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The Wireshark network protocol analyzer provides three basic methods for capturing packets: the GUI, Tshark, and Dumpcap. The GUI is the most common technique used by network analysts, but those who want to capture from scripts or simply don’t want to work through the GUI use Tshark or Dumpcap.
There's been a lot of debate over Tshark and Dumpcap since they are both command-line tools, support basic capture filters and can write to files. I tested these two utilities back when 100 megabits was all we had to worry about; generally speaking, it didn’t matter much which one I chose. Now, with 1 gigabit the norm, I felt like it was time to revisit this topic.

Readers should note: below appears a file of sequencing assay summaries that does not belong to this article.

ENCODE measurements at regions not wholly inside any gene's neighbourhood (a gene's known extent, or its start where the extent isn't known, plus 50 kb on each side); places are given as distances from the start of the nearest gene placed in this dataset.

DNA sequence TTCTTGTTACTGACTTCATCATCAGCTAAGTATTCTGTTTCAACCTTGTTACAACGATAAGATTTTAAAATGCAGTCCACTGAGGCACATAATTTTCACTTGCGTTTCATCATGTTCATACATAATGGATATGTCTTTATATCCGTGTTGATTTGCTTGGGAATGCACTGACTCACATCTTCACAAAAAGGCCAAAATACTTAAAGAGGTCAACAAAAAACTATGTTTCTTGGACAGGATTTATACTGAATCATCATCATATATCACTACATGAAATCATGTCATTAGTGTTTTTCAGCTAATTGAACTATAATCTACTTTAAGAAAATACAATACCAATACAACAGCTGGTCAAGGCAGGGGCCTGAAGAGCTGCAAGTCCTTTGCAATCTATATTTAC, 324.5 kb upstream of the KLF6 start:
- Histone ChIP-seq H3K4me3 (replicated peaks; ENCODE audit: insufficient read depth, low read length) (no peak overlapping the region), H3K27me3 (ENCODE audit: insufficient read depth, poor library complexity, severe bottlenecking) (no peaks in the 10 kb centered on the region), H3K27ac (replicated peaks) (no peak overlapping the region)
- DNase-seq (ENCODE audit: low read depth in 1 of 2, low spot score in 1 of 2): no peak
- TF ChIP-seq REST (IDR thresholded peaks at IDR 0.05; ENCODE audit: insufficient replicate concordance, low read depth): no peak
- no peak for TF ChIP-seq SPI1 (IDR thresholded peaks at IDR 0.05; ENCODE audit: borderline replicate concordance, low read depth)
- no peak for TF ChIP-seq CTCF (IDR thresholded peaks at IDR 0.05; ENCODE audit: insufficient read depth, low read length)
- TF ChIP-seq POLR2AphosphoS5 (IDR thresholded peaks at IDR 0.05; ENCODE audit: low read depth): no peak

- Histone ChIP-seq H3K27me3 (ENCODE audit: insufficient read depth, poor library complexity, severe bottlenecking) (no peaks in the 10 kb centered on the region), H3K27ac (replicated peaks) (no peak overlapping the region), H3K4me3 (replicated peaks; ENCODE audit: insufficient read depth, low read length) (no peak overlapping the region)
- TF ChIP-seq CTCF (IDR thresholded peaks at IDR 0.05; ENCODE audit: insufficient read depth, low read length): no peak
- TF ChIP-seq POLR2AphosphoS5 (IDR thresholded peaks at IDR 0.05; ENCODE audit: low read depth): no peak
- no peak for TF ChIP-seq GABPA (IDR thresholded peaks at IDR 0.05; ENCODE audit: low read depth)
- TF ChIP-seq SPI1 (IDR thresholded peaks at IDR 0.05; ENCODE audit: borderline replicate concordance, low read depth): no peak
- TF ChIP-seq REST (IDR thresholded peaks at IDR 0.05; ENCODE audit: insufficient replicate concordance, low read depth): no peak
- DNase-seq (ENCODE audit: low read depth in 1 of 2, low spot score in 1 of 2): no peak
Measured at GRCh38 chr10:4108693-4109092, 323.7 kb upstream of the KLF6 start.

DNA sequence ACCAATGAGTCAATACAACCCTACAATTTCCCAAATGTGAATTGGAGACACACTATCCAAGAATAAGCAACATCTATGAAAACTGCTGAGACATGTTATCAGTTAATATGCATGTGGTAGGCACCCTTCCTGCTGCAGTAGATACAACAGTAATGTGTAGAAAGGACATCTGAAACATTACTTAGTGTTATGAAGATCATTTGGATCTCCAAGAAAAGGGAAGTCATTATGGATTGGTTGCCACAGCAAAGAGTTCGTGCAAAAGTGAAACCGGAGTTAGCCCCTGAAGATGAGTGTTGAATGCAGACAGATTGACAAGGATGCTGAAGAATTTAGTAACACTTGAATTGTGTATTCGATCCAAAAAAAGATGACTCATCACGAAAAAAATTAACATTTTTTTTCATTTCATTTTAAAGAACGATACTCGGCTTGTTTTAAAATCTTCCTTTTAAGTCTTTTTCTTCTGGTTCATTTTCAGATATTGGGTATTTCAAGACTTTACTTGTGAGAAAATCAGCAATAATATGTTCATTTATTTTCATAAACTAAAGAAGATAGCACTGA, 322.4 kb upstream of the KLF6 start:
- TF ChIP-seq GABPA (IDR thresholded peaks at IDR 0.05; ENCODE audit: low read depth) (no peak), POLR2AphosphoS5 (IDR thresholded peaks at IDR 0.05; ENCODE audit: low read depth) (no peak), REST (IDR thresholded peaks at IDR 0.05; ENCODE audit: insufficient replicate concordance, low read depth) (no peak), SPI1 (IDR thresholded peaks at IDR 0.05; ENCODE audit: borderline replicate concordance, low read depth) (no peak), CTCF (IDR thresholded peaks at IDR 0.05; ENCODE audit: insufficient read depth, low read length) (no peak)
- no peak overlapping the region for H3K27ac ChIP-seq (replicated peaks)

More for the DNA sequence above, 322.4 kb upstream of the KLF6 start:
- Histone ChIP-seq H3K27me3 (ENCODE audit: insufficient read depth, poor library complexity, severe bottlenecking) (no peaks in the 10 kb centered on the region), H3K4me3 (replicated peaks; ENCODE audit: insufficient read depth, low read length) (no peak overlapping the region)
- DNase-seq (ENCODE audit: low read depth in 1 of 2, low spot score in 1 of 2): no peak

In this video, I use a traffic generator and laptop with Wireshark to test both methods to see how they performed.
It was important to make my tests as realistic as possible. I see no value in blasting 1 Gb of traffic at a laptop since I don’t know many analysts who would use their laptops and Wireshark in those scenarios. Hardware-based packet capture tools are best suited for high-packet rate or high utilization scenarios. Instead, I focused on traffic captures involving less than 50% utilization with a frame size of approximately 800 bytes.
The results were very interesting, even though I expected an increase in packet loss as the frame rate increased. I didn’t expect Dumpcap to perform as well as it did. As I state in the video, I encourage any network analyst who relies on the software method for capturing packets rather than hardware-based equipment to invest in a traffic generator to test your equipment.
In the drive to successful transformation, the underpinning computer network on which that change relies is taken for granted to just magically deliver what is needed. But that’s a strategic mistake, suggests Lars Rossen of Micro Focus, who wants the network treated as a product.